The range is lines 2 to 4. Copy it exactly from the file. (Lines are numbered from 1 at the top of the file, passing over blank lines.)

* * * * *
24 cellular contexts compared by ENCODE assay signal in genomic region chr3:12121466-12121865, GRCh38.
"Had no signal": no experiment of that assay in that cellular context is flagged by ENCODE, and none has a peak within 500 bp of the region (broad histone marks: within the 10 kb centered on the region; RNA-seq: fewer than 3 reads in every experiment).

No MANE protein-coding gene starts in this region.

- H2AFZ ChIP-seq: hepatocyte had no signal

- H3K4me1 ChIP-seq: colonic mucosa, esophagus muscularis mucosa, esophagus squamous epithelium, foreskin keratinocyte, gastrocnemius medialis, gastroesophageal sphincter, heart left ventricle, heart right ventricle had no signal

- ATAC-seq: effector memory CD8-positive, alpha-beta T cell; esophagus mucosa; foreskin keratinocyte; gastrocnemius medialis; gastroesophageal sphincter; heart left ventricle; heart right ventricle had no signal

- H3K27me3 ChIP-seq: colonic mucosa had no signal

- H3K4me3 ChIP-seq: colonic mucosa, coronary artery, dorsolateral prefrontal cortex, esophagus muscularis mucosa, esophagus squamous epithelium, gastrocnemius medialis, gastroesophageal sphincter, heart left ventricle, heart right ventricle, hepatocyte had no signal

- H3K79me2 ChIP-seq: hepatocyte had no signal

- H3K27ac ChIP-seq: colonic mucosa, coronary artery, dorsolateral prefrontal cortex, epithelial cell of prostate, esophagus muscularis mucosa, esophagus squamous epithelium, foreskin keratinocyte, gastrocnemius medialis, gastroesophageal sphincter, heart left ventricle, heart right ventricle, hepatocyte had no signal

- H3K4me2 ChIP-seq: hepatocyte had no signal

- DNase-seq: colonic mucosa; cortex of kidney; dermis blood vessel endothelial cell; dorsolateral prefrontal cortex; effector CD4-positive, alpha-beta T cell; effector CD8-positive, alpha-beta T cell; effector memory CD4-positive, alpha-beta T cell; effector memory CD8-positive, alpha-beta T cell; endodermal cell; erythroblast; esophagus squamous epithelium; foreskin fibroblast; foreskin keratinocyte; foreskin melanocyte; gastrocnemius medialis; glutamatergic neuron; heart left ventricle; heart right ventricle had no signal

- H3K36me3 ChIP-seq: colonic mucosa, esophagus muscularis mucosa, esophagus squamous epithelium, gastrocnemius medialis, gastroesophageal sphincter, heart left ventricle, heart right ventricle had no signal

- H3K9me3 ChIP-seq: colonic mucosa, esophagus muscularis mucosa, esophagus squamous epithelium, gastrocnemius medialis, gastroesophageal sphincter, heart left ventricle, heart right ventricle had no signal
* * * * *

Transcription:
"Had no signal": no experiment of that assay in that cellular context is flagged by ENCODE, and none has a peak within 500 bp of the region (broad histone marks: within the 10 kb centered on the region; RNA-seq: fewer than 3 reads in every experiment).

No MANE protein-coding gene starts in this region.

- H2AFZ ChIP-seq: hepatocyte had no signal